Q Thank you, Mr. President. The Senate is considering a vote of no confidence in your Attorney General, and some Republican senators have joined Democrats in calling for his resignation. Is it your intention to keep Alberto Gonzales as your Attorney General for the rest of your administration, regardless of what the Senate does?Interesting question. Let's see what the President does this go-around.
And, Mr. Secretary General, if I may, you mentioned the deaths of civilians in Afghanistan. Is it your concern that those deaths are eroding the ability of NATO forces to do their work?
PRESIDENT BUSH: Let me comment on that real quick. The Taliban likes to surround themselves with innocent civilians. That's their -- part of their modus operandi. They don't mind using human shields because they devalue human life. That's why they're willing to kill innocent people to achieve political objectives.Innocent people killed IS the modus operandi for the Taliban and the OBL style terrorists. The tactic is really reprehensible and the President is right here. We should harbor no sympathy for such tactics.
And, obviously, to the extent that the United States is working with our NATO allies in combat, we care deeply about protecting innocent life. And to those who -- Afghans who have lost innocent civilians, we grieve with you. To the Afghan families that have been affected by the Taliban using them as shields, we have great sympathy. We do not have sympathy, however, for the tactics of the Taliban.
Unfortunately, those who would wish us harm can point to places where innocent Arabs and others were killed by US forces and contractors. Moreover, couldn't the whole green zone be construed as a similar civilian shield strategy? There are more Iraqi civilians working on and around military bases in Baghdad, no? What's the difference? I know folks that regularly comment here may disagree and suggest there is a moral difference between the civilians we kill and the civilians they kill, but really is that an debate worth having?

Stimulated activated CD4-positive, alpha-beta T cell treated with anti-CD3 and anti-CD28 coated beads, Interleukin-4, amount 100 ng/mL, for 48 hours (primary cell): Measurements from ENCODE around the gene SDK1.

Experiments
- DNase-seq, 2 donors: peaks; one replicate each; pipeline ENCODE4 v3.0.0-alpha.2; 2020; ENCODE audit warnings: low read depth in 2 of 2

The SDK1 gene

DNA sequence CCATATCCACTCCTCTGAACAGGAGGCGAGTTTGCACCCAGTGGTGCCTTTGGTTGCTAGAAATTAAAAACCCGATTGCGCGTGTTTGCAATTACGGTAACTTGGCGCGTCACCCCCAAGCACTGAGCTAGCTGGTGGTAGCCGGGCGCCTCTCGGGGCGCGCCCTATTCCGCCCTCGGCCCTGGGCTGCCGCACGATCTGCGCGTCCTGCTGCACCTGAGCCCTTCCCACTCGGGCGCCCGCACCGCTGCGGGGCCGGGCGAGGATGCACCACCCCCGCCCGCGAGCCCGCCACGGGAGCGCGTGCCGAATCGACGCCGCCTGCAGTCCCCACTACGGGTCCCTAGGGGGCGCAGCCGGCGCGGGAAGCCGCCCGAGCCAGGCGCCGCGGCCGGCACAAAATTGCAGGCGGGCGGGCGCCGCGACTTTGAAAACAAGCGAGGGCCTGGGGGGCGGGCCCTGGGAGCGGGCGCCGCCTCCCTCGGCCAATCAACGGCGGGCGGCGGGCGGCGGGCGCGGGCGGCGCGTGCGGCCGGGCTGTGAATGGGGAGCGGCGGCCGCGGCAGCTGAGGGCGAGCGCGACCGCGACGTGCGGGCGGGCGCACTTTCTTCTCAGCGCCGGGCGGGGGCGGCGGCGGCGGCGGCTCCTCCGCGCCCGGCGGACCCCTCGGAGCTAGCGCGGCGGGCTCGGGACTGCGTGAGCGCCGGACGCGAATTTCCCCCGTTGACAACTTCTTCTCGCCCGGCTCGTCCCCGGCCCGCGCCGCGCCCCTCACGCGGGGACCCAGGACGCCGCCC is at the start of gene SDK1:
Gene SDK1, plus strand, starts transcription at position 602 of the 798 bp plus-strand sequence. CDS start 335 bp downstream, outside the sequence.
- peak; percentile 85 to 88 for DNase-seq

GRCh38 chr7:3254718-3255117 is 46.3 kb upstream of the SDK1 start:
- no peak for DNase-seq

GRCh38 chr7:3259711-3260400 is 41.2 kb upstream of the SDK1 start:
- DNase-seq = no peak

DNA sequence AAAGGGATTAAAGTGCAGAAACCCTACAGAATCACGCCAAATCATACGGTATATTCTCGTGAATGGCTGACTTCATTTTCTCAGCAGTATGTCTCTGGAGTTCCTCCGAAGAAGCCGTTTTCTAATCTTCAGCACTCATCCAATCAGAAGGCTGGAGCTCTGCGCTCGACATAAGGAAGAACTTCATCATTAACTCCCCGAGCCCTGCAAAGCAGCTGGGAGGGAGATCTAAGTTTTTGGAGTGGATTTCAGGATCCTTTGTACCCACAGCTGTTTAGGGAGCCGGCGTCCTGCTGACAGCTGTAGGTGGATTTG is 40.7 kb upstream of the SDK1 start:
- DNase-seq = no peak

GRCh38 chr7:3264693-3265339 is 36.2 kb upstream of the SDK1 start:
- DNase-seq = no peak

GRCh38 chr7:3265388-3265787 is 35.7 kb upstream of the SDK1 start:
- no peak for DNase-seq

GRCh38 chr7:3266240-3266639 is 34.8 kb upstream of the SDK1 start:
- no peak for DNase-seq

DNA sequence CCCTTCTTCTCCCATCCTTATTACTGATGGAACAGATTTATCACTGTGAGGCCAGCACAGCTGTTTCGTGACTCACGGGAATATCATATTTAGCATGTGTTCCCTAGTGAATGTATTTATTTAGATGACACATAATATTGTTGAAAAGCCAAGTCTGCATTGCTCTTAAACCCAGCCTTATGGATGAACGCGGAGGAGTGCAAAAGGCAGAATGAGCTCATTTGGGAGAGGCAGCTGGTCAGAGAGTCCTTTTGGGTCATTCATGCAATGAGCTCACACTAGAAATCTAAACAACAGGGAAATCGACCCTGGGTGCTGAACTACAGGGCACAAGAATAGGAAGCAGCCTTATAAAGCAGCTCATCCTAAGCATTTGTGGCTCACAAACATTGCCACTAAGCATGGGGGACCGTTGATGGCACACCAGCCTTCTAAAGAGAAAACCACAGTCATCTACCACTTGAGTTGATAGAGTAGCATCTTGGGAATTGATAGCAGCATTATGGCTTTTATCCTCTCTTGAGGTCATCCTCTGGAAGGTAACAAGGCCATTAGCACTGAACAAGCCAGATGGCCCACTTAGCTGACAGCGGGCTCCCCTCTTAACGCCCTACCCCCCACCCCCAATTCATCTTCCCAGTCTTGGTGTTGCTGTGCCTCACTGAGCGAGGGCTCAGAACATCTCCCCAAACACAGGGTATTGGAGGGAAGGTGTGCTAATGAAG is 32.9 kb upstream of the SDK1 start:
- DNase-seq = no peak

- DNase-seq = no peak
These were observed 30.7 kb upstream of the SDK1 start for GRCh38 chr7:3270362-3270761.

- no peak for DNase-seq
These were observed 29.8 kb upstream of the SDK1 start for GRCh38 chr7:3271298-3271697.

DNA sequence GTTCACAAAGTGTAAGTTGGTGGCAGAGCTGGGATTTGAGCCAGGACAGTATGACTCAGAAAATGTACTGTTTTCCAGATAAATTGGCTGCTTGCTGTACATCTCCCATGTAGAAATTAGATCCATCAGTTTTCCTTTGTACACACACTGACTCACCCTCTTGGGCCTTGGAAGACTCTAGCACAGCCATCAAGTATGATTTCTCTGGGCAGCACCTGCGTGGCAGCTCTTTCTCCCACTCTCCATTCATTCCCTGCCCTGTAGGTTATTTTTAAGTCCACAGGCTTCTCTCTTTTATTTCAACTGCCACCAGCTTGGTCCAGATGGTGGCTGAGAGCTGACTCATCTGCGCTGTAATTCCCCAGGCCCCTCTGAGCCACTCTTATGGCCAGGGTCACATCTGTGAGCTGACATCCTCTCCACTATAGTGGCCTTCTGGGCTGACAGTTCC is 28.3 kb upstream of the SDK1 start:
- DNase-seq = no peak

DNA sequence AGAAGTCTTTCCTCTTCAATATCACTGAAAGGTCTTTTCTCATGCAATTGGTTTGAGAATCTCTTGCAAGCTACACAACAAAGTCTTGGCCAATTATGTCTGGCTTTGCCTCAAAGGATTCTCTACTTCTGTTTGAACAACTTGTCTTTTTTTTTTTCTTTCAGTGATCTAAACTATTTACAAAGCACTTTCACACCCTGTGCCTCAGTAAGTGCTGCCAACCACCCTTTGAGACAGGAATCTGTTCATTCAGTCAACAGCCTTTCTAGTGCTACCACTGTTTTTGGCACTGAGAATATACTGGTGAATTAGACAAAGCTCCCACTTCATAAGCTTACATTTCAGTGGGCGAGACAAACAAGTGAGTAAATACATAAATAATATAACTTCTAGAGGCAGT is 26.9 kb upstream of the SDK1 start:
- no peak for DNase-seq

But what about Alberto?
Now, you asked about Alberto Gonzales. He has got my confidence. He has done nothing wrong. There's been enormous amount of attention on him -- that there's been no wrongdoing on his part. He has testified in front of Congress. And I, frankly, view what's taking place in Washington today as pure political theater. And it is this kind of political theater that has caused the American people to lose confidence in how Washington operates.Really, W may be correct in suggesting that AG Gonzales didn't do anything wrong. It's the people who were pulling the strings to get the judges fired that did, no? It's an ethically slippery slope, and the W, Rove and Co has been sloshing through that mud to the bottom of the moral pit for a great long while.
I stand by Al Gonzales and I would hope that people would be more sober in how they address these important issues. And they ought to get the job done of passing legislation, as opposed to figuring out how to be actors on the political theater stage.
I love the line, "actors on the political theater stage." Isn't that why they call them politicians, of which he is one?
But I digress...what's the term gezellig mean? Look to the visiting SG for the answer:
Q I've just got one question. Mr. de Hoop Scheffer, how gezellig was it yesterday?Sounds like a lovely weekend. I sure wish I got paid to ride mountain bikes with foreign dignitaries, don't you?
SECRETARY GENERAL DE HOOP SCHEFFER: It was very gezellig. I'll try to translate "gezellig" in American.
PRESIDENT BUSH: That's not in my vocabulary.
SECRETARY GENERAL DE HOOP SCHEFFER: Very friendly, cozy atmosphere. We had a very, very nice move around the ranch with Mrs. Bush and the President, my wife and I. We had a splendid dinner in the house here at the ranch. This morning, I can tell you that the President and I had a mountain bike ride together. We had our conversations. So you can speak about a very nice weekend, and we had good talks on top of it. So what can one wish more? It was very gezellig.